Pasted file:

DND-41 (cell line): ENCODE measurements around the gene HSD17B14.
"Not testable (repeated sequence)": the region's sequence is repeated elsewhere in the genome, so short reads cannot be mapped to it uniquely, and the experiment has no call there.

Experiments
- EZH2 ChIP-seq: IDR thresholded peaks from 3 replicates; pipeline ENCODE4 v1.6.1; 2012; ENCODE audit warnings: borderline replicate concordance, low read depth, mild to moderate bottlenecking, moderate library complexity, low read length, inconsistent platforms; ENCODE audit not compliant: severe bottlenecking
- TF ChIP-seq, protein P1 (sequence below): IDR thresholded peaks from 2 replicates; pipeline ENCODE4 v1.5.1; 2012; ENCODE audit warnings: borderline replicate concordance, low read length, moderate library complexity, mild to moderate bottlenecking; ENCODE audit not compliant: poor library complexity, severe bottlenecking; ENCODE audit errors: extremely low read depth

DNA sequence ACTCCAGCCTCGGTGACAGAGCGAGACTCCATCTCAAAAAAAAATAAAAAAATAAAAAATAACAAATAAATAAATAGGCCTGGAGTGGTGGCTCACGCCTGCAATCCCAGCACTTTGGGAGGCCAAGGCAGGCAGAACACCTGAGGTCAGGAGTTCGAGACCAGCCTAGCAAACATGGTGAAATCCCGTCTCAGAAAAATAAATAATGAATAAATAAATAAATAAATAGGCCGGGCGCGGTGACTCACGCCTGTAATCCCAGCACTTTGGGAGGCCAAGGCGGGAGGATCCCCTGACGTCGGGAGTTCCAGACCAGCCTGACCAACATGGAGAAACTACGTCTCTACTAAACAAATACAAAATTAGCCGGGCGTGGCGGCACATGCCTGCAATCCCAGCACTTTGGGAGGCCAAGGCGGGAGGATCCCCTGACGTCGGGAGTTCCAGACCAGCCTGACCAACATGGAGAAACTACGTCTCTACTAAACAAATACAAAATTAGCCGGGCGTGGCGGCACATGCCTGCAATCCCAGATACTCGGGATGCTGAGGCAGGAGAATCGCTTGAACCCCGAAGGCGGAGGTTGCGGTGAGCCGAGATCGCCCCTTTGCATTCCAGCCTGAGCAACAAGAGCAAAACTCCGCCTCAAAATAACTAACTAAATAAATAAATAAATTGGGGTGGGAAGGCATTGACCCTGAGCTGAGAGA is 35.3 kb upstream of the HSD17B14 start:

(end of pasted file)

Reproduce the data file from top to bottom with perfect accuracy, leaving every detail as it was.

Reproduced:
DND-41 (cell line): ENCODE measurements around the gene HSD17B14.
"Not testable (repeated sequence)": the region's sequence is repeated elsewhere in the genome, so short reads cannot be mapped to it uniquely, and the experiment has no call there.

Experiments
- EZH2 ChIP-seq: IDR thresholded peaks from 3 replicates; pipeline ENCODE4 v1.6.1; 2012; ENCODE audit warnings: borderline replicate concordance, low read depth, mild to moderate bottlenecking, moderate library complexity, low read length, inconsistent platforms; ENCODE audit not compliant: severe bottlenecking
- TF ChIP-seq, protein P1 (sequence below): IDR thresholded peaks from 2 replicates; pipeline ENCODE4 v1.5.1; 2012; ENCODE audit warnings: borderline replicate concordance, low read length, moderate library complexity, mild to moderate bottlenecking; ENCODE audit not compliant: poor library complexity, severe bottlenecking; ENCODE audit errors: extremely low read depth

DNA sequence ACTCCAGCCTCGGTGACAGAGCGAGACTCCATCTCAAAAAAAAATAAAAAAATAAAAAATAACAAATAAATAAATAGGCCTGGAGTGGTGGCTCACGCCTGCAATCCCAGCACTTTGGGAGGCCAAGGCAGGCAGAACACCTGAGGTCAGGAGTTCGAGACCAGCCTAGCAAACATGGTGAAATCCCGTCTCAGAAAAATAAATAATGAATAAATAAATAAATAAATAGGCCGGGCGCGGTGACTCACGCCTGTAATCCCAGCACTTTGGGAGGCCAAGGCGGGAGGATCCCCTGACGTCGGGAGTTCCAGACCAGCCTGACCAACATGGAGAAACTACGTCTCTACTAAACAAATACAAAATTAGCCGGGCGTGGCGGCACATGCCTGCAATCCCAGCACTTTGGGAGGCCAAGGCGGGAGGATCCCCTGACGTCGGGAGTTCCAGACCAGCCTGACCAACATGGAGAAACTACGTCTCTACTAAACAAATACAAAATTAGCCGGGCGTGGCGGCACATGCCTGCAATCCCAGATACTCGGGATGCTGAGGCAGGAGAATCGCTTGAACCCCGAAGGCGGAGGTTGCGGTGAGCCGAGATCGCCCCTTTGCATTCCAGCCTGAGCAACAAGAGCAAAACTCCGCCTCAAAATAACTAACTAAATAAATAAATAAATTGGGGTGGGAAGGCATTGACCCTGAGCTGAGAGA is 35.3 kb upstream of the HSD17B14 start: